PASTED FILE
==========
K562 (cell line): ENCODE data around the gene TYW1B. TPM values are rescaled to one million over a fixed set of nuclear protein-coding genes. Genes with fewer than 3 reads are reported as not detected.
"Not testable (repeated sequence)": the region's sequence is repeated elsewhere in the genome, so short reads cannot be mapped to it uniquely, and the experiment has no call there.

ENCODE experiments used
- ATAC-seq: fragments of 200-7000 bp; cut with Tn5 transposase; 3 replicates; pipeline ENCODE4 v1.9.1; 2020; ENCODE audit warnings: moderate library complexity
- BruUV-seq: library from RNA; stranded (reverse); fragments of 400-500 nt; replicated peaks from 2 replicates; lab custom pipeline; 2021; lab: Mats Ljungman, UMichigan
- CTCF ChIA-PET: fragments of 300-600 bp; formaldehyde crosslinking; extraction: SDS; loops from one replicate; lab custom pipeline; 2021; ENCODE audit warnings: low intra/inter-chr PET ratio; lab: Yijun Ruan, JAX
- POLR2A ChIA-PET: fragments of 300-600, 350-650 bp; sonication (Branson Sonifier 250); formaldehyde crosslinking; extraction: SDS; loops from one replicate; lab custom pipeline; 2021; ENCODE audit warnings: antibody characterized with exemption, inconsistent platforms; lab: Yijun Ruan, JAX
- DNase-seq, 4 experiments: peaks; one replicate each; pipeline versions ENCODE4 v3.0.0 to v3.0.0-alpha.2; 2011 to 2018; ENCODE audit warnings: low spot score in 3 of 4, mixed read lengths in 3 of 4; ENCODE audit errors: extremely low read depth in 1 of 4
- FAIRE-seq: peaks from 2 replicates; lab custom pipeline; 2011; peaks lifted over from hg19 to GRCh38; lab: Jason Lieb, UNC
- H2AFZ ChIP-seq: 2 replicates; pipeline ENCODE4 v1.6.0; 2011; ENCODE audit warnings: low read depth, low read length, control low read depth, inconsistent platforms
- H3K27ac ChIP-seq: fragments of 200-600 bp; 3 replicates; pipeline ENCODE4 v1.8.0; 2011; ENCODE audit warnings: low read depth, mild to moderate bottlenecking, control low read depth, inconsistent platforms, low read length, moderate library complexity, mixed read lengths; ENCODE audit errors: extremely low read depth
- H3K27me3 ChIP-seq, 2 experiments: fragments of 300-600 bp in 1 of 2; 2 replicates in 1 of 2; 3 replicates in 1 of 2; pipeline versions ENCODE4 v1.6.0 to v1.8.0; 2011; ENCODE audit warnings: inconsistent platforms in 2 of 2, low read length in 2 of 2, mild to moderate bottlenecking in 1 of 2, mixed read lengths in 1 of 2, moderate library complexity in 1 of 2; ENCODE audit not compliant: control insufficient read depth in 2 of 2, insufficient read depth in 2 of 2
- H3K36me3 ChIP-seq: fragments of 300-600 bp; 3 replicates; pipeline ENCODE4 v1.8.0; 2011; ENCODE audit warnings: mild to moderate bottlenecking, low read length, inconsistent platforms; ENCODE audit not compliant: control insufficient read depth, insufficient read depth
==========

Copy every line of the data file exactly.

K562 (cell line): ENCODE data around the gene TYW1B. TPM values are rescaled to one million over a fixed set of nuclear protein-coding genes. Genes with fewer than 3 reads are reported as not detected.
"Not testable (repeated sequence)": the region's sequence is repeated elsewhere in the genome, so short reads cannot be mapped to it uniquely, and the experiment has no call there.

ENCODE experiments used
- ATAC-seq: fragments of 200-7000 bp; cut with Tn5 transposase; 3 replicates; pipeline ENCODE4 v1.9.1; 2020; ENCODE audit warnings: moderate library complexity
- BruUV-seq: library from RNA; stranded (reverse); fragments of 400-500 nt; replicated peaks from 2 replicates; lab custom pipeline; 2021; lab: Mats Ljungman, UMichigan
- CTCF ChIA-PET: fragments of 300-600 bp; formaldehyde crosslinking; extraction: SDS; loops from one replicate; lab custom pipeline; 2021; ENCODE audit warnings: low intra/inter-chr PET ratio; lab: Yijun Ruan, JAX
- POLR2A ChIA-PET: fragments of 300-600, 350-650 bp; sonication (Branson Sonifier 250); formaldehyde crosslinking; extraction: SDS; loops from one replicate; lab custom pipeline; 2021; ENCODE audit warnings: antibody characterized with exemption, inconsistent platforms; lab: Yijun Ruan, JAX
- DNase-seq, 4 experiments: peaks; one replicate each; pipeline versions ENCODE4 v3.0.0 to v3.0.0-alpha.2; 2011 to 2018; ENCODE audit warnings: low spot score in 3 of 4, mixed read lengths in 3 of 4; ENCODE audit errors: extremely low read depth in 1 of 4
- FAIRE-seq: peaks from 2 replicates; lab custom pipeline; 2011; peaks lifted over from hg19 to GRCh38; lab: Jason Lieb, UNC
- H2AFZ ChIP-seq: 2 replicates; pipeline ENCODE4 v1.6.0; 2011; ENCODE audit warnings: low read depth, low read length, control low read depth, inconsistent platforms
- H3K27ac ChIP-seq: fragments of 200-600 bp; 3 replicates; pipeline ENCODE4 v1.8.0; 2011; ENCODE audit warnings: low read depth, mild to moderate bottlenecking, control low read depth, inconsistent platforms, low read length, moderate library complexity, mixed read lengths; ENCODE audit errors: extremely low read depth
- H3K27me3 ChIP-seq, 2 experiments: fragments of 300-600 bp in 1 of 2; 2 replicates in 1 of 2; 3 replicates in 1 of 2; pipeline versions ENCODE4 v1.6.0 to v1.8.0; 2011; ENCODE audit warnings: inconsistent platforms in 2 of 2, low read length in 2 of 2, mild to moderate bottlenecking in 1 of 2, mixed read lengths in 1 of 2, moderate library complexity in 1 of 2; ENCODE audit not compliant: control insufficient read depth in 2 of 2, insufficient read depth in 2 of 2
- H3K36me3 ChIP-seq: fragments of 300-600 bp; 3 replicates; pipeline ENCODE4 v1.8.0; 2011; ENCODE audit warnings: mild to moderate bottlenecking, low read length, inconsistent platforms; ENCODE audit not compliant: control insufficient read depth, insufficient read depth